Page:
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Europe's birds face crisis from climate change

Last modified: 15 January 2008

Red grouse walking in Cairngorm National Park, Highlands, Scotland

A landmark advance in our understanding of the potential impacts of human-induced climate change on wildlife has been published today.

A Climatic Atlas of European Breeding Birds - which maps potential changes in distribution of all of the continent's regularly occurring nesting birds – shows that we need urgent action to cut greenhouse gas emissions, and redouble our efforts for nature conservation, if we are to avoid calamitous impacts on birds.

The atlas shows that for the average bird species the potential distribution by the end of this century will shift nearly 550 km north east, equivalent to the distance from Plymouth to Newcastle. The average bird's distribution will also be reduced in size by a fifth and overlap the current range by only 40 per cent. Alarmingly, the atlas shows that three quarters of all of Europe's nesting bird species are likely to suffer declines in range.

Setting species on a path to extinction

This potentially disastrous vision for the future of wildlife, which could set some species on a path to extinction, has hastened our calls for urgent action to cut greenhouse gas emissions and to help wildlife adapt to a rapidly warming world.

The estimates used in the atlas are based upon a model of climatic change which projects an increase of global average temperature of about three degrees Centigrade since pre-industrial times. We regards any rise above two degrees Centigrade as disastrous for wildlife and mankind.

The atlas has been written by Professors Brian Huntley, of Durham University, and Rhys Green, of the RSPB and the University of Cambridge, and Drs Yvonne Collingham and Steve Willis, both of Durham University.

The atlas shows that for the average bird species the potential distribution by the end of this century will shift nearly 550 km north east, equivalent to the distance from Plymouth to Newcastle.

Professor Rhys Green, an RSPB scientist and one of the authors said: 'Climatic change and wildlife's responses to it are difficult to forecast with any precision, but this study helps us to appreciate the magnitude and scope of possible impacts and to identify species at most risk and those in need of urgent help and protection.'

Professor Brian Huntley, of Durham University, said: ' Although the details both of future climatic changes and of species' responses to these changes remain uncertain, the potential magnitude of both is clear, and is such that the adaptation measures necessary to conserve European biodiversity only can be achieved through urgent international action.'

Conservation to become increasingly challenging

If the potential changes happen some species, including black-throated diver, snow bunting, capercaillie and dotterel, could be left with few areas of suitable climate in the UK. Without action to protect their populations now, and to ensure that they can find suitable habitat in future, this could significantly increase their risk of extinction.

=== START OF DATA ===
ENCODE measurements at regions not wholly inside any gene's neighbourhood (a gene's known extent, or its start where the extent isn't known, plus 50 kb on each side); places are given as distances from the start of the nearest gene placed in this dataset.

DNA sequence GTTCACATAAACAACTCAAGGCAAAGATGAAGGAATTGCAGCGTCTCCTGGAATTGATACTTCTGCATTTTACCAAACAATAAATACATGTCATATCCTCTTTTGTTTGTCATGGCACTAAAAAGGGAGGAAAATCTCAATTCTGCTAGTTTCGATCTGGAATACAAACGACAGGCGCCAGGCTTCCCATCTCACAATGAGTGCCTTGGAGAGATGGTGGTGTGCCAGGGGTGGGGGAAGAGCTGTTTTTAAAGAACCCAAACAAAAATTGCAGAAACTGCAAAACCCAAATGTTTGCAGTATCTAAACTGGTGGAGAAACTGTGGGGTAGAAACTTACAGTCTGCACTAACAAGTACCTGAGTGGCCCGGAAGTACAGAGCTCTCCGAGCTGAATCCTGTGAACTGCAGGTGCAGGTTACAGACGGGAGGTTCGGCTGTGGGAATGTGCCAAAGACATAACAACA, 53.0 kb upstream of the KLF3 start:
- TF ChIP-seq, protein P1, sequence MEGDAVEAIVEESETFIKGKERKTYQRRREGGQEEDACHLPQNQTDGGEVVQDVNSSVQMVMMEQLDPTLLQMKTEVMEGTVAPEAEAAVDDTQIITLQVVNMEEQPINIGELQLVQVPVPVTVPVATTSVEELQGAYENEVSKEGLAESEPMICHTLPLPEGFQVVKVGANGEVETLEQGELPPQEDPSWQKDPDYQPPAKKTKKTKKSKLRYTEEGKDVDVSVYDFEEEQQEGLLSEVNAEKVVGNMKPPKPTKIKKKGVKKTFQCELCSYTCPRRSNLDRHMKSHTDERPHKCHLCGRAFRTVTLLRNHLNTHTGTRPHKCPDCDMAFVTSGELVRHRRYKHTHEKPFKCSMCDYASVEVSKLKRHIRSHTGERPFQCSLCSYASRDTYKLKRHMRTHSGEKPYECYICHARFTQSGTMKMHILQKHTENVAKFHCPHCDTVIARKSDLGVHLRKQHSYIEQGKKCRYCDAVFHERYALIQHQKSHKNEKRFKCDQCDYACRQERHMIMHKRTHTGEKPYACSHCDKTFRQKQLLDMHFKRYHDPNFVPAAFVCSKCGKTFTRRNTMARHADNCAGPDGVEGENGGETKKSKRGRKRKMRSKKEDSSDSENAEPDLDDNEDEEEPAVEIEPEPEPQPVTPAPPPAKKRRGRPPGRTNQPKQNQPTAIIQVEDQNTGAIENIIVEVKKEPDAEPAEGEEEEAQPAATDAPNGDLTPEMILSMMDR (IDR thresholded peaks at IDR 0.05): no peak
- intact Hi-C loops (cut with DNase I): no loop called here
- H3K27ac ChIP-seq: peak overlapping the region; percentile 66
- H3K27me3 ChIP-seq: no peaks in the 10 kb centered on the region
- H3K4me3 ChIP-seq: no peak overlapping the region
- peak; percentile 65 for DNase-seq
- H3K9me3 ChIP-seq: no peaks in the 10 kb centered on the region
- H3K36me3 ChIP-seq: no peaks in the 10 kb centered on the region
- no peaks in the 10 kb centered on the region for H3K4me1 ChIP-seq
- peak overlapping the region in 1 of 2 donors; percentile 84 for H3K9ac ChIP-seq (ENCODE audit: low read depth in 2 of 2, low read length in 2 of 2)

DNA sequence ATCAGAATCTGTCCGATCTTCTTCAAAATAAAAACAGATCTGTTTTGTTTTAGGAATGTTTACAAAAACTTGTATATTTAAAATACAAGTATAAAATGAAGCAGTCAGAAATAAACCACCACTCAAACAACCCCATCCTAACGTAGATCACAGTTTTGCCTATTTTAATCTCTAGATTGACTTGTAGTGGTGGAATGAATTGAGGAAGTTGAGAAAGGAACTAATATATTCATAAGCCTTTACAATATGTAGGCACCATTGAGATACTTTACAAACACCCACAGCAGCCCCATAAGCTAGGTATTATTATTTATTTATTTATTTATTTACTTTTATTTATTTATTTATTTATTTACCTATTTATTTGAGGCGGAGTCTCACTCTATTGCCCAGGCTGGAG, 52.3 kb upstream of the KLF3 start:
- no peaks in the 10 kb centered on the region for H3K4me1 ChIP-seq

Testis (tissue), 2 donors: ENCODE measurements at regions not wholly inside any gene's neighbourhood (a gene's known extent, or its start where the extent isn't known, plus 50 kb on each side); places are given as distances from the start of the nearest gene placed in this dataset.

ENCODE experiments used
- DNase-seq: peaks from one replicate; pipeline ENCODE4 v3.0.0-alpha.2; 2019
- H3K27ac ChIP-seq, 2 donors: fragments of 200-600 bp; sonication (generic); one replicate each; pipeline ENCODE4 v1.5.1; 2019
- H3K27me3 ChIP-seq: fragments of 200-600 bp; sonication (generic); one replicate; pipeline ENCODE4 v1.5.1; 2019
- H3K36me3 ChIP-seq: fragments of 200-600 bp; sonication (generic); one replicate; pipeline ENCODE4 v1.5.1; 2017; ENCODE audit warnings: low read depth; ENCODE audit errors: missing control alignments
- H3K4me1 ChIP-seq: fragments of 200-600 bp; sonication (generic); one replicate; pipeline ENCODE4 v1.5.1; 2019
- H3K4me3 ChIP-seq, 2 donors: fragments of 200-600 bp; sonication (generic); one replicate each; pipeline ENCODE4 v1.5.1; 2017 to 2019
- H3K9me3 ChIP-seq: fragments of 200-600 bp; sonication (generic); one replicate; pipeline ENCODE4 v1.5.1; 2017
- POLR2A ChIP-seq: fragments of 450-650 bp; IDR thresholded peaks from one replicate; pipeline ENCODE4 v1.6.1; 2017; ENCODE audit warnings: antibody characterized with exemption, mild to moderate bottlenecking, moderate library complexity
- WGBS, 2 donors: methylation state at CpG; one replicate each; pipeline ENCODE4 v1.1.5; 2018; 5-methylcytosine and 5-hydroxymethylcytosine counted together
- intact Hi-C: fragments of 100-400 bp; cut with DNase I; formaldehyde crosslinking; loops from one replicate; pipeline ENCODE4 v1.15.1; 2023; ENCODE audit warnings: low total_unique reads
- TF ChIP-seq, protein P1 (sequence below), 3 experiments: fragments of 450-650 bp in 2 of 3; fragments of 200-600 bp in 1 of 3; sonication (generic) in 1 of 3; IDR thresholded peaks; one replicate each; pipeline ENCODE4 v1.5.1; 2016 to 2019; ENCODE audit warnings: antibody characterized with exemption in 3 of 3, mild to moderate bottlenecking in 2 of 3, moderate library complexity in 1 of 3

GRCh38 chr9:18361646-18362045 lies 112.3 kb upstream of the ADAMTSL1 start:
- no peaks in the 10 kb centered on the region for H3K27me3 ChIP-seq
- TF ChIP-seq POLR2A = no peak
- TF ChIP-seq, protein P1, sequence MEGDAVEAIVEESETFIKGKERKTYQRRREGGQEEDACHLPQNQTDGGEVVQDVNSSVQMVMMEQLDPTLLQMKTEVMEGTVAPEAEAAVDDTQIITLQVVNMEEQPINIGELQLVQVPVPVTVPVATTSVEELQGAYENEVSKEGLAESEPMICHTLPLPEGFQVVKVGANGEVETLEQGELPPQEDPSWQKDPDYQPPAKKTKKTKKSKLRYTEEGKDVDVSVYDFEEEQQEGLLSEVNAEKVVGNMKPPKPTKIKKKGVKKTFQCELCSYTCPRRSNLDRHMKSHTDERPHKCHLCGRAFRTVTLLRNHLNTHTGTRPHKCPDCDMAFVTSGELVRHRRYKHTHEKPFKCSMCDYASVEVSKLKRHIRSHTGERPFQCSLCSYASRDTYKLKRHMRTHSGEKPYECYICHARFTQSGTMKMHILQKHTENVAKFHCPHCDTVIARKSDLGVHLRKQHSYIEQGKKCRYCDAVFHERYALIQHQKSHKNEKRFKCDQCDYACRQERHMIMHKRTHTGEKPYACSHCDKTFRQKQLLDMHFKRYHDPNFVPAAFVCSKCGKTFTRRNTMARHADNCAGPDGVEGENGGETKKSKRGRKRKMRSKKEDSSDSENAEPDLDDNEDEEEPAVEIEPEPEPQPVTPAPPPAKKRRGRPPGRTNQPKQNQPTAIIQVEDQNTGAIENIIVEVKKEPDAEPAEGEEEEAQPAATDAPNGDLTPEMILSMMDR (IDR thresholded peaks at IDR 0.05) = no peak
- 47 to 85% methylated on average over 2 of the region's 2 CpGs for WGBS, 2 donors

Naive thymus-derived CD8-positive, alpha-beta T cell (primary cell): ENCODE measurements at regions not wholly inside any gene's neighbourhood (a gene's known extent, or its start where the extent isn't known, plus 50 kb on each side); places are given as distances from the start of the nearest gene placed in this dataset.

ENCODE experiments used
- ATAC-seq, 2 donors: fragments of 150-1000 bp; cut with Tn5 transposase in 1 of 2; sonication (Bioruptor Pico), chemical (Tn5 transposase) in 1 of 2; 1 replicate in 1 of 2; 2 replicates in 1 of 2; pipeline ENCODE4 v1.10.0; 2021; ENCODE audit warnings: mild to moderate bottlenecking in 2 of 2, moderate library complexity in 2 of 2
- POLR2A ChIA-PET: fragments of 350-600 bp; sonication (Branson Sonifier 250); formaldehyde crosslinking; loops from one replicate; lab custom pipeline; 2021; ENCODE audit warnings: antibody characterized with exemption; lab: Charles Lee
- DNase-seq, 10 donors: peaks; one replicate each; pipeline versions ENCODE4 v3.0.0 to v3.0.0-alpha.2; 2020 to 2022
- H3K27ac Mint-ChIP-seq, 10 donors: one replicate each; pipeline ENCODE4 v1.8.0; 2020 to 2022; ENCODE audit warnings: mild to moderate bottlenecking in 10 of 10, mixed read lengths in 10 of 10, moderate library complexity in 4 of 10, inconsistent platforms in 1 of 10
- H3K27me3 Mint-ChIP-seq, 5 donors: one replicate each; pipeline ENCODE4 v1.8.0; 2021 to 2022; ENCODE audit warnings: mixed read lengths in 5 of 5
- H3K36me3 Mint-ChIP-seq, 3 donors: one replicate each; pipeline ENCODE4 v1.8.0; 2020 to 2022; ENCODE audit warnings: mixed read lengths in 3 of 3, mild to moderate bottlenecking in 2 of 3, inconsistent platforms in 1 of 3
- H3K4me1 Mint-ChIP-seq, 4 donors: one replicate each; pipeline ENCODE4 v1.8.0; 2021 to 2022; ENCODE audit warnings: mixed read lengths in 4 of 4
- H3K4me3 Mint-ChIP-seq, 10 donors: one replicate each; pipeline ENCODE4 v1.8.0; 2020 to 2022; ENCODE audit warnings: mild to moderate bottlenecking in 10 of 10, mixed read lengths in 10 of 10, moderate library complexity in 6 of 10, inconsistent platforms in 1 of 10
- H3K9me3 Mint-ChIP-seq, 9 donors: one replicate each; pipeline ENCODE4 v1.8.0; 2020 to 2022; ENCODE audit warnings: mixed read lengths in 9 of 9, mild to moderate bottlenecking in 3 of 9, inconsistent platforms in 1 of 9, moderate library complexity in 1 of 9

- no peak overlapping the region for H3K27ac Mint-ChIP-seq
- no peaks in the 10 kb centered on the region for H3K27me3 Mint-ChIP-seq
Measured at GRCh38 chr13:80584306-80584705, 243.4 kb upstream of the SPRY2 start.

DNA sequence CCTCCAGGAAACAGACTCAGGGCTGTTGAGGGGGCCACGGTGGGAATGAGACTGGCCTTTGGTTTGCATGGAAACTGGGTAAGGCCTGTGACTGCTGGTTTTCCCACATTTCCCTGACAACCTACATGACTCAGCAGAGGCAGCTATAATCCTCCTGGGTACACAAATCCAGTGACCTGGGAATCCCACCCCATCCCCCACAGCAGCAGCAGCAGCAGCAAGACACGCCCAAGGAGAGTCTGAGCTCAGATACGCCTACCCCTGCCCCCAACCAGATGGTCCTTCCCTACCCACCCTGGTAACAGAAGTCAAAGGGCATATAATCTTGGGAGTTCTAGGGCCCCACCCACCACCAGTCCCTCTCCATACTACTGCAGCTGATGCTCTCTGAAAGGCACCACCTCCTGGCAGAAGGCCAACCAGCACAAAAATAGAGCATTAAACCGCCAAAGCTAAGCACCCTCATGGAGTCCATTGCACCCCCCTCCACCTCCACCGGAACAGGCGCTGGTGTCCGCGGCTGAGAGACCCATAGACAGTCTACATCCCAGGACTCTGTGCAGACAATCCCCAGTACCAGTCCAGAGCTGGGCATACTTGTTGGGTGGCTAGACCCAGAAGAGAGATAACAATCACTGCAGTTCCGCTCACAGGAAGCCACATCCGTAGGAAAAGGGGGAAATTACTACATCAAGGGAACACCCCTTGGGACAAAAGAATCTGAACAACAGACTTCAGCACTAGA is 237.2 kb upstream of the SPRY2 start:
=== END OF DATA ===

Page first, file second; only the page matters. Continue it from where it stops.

It is imperative that efforts are increased to look after existing protected areas and to extend their coverage in the future to accommodate changes in potential distributions.

Dr Mark Avery, the RSPB's conservation director, said: 'We must heed the wake-up call provided by this atlas and act immediately to curb climate change. Anything above an average of two degrees Centigrade risks catastrophic impacts for wildlife.

'But some level of climate change is now inevitable and we must help wildlife become resilient to the worst impacts by increasing investment in creating larger areas for nature and making the countryside more wildlife-friendly to allow species to move to areas where the climate becomes suitable.

'These results show us that conservation is going to become increasingly challenging over the next 90 years and that we will need to do far more than we have achieved so far if we are to share our planet with species we have done for thousands of years.

Few winners

'The models show that the climate in southern Britain may allow the colonisation of more southerly species, such as the purple heron, scops owl, serin and hoopoe, now found in southern Europe. To enable these potential new colonists to gain a foothold we must prepare for their arrival by giving them the habitat they need and the freedom from persecution they deserve.'

Unfortunately, the atlas shows that for some birds confined to Europe, such as the Scottish crossbill and azure-winged magpie, there may be little or no overlap between their potential future range and their current one.

Unless we can help these species, by sustaining existing populations and providing opportunities for them to colonise new areas over long distances of potentially inhospitable terrain they may be at heightened risk of global extinction.

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Downloads

Birds on the move (834Kb)
A summary booklet introducing the climatic atlas of European breeding birds

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